Big brown eyes blink up at Thamilselvi as they ask, “Why can’t we have chicken, amma?” “Why is there no milk in my tea, amma?” “Why can’t I have a biscuit, amma?”
Thamilselvi doesn’t have the answers to her children’s questions. The truth is that hunger has changed everything in their home.
“When they keep asking me for things I can’t give them, it’s so hard for me,” she says. “I have to go abroad to work. At least then my children will get three good meals a day if I send money.”
Thamilselvi’s family is just one of many families in crisis, having to make desperate decisions and life-threatening sacrifices. The current global food crisis is unlike any food crisis in the past because of the unique factors contributing to it—conflict, inflation, drought and the pandemic to name a few. This is a crisis that is impacting the lives of the most vulnerable today and every day.
As many as 828 million people will go to bed hungry tonight. (FAO)
A total of 50 million people in 45 countries are teetering on the edge of famine. (WFP)
345 million people are facing acute food insecurity in 82 countries. (WFP)
Acute food insecurity and malnutrition are at the highest levels they’ve ever been since the Global Network Against Food Crises began reporting on the issue in 2017. (GNAFC)
Read more stats like this on our blog.
The countdown is on…
The global food crisis is the worst hunger emergency the world has seen in decades. And the truth is, this crisis will not resolve itself. We are compelled to respond to this great need because no child should go hungry.
So, let’s put the countdown on hunger.
The time is short and the need is urgent, so we’ve put together everything you need to know about the global food crisis, including:
5 reasons the why world is facing a global food crisis
1. Conflict is creating hunger
Conflict is the biggest driver of hunger globally, responsible for 65 per cent of people currently facing hunger and food insecurity. “Conflict tears families, communities, infrastructures, food systems and entire regions apart,” says Santiago ‘Jimmy’ Mellado, CEO of Compassion International.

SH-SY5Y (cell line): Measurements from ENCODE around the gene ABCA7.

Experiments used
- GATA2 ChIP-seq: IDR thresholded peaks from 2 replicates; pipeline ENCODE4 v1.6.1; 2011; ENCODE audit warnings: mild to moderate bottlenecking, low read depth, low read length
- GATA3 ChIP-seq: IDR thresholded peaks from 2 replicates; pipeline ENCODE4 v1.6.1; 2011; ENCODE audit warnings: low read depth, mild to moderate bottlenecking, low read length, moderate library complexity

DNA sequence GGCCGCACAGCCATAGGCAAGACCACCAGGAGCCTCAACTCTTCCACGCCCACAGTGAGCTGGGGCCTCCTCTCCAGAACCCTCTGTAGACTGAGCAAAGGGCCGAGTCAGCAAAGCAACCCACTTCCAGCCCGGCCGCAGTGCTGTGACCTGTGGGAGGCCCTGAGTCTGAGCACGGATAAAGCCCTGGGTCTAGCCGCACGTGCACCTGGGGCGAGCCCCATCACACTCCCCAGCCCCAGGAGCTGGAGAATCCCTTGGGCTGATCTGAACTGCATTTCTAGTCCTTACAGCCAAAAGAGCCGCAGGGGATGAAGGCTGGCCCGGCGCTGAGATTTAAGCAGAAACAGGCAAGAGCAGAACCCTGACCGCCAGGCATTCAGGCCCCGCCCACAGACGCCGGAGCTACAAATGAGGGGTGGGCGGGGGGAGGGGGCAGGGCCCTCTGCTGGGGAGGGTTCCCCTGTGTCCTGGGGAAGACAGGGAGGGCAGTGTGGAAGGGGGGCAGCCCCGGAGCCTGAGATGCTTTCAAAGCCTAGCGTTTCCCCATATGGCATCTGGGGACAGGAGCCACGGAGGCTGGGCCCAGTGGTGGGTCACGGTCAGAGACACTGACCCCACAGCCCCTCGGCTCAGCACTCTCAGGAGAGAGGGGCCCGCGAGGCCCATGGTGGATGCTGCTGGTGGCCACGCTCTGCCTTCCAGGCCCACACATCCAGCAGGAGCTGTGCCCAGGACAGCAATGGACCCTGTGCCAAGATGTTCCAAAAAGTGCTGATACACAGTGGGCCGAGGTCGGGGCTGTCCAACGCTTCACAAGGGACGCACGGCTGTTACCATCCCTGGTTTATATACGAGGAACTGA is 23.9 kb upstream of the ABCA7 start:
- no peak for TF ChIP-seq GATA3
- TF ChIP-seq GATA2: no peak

Conflict pushed 139 million people in 24 countries into acute food insecurity in 2021, up from 99 million in 2020. (Global Network Against Food Crises)
2. The impact of the war in Ukraine
For the global food supply chain, there are few worse countries to be at war than Russia and Ukraine. Together, the two provide almost 30 per cent of the world’s wheat—plus barley, sunflower seed oil and corn—feeding billions of people. This war is tipping our fragile world towards mass hunger, reports The Economist.
Meanwhile, Russia and Belarus are also two of the world’s top producers of potash, an ingredient in fertilizer. Farmers worldwide are affected. With Russia’s exports blocked by many countries, and Ukraine’s planting season impacted by the fighting, a huge supply of the world’s food is trapped or disrupted.
According to The World Bank, this hits low-income countries the hardest, as they depend on food imports the most.
3. The rising cost of living
Food has suddenly become very expensive. Trips to the supermarket and the gas station cost a lot more—up to one-third and two-thirds more, respectively, according to the United Nations.